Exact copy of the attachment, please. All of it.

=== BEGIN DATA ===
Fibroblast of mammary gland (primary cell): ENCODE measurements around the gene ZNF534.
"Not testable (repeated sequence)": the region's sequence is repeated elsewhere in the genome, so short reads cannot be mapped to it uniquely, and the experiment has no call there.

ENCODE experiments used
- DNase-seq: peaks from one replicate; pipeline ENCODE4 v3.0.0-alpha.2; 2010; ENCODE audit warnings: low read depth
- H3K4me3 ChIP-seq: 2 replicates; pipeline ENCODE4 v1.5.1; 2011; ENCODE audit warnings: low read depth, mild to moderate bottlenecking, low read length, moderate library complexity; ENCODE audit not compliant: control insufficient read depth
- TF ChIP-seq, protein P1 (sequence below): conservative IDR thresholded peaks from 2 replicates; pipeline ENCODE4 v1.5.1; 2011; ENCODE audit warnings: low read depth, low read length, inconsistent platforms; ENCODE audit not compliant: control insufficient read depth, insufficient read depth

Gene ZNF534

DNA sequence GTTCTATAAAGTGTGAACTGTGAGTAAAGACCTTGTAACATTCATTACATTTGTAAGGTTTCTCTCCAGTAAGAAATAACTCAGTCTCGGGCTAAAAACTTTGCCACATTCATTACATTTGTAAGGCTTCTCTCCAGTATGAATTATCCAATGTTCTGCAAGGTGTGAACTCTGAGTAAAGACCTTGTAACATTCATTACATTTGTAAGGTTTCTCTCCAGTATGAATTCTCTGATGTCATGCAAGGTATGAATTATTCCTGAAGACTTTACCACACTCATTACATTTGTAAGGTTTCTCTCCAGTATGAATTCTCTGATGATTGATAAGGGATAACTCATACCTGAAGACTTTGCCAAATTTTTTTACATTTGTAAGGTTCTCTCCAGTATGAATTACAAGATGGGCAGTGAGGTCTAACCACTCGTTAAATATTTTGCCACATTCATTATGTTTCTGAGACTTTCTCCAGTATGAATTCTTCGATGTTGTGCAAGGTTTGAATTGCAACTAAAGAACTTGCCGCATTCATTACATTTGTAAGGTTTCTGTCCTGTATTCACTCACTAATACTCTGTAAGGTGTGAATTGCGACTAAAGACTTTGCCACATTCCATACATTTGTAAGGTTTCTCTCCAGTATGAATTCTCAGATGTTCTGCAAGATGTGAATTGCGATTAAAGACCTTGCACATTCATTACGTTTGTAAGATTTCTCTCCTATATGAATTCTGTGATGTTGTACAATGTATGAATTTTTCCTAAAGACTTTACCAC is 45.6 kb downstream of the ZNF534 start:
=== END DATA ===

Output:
Fibroblast of mammary gland (primary cell): ENCODE measurements around the gene ZNF534.
"Not testable (repeated sequence)": the region's sequence is repeated elsewhere in the genome, so short reads cannot be mapped to it uniquely, and the experiment has no call there.

ENCODE experiments used
- DNase-seq: peaks from one replicate; pipeline ENCODE4 v3.0.0-alpha.2; 2010; ENCODE audit warnings: low read depth
- H3K4me3 ChIP-seq: 2 replicates; pipeline ENCODE4 v1.5.1; 2011; ENCODE audit warnings: low read depth, mild to moderate bottlenecking, low read length, moderate library complexity; ENCODE audit not compliant: control insufficient read depth
- TF ChIP-seq, protein P1 (sequence below): conservative IDR thresholded peaks from 2 replicates; pipeline ENCODE4 v1.5.1; 2011; ENCODE audit warnings: low read depth, low read length, inconsistent platforms; ENCODE audit not compliant: control insufficient read depth, insufficient read depth

Gene ZNF534

DNA sequence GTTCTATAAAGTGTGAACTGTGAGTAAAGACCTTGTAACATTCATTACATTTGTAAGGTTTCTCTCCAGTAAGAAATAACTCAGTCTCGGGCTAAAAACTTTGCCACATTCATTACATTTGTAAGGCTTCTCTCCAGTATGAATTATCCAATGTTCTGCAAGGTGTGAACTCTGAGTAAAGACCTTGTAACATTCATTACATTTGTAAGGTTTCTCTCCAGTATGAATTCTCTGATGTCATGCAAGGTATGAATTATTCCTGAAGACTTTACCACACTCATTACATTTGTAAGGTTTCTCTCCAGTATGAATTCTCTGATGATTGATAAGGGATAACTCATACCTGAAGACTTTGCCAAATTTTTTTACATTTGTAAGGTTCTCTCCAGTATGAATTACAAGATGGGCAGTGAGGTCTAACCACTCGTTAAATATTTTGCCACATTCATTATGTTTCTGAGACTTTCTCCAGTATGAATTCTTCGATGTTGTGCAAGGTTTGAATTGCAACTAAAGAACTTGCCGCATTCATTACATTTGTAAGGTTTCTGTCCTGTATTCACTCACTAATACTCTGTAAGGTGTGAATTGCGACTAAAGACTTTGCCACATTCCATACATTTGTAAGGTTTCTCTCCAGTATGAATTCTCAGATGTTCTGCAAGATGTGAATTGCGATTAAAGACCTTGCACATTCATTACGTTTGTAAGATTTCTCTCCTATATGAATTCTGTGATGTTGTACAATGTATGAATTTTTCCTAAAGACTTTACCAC is 45.6 kb downstream of the ZNF534 start: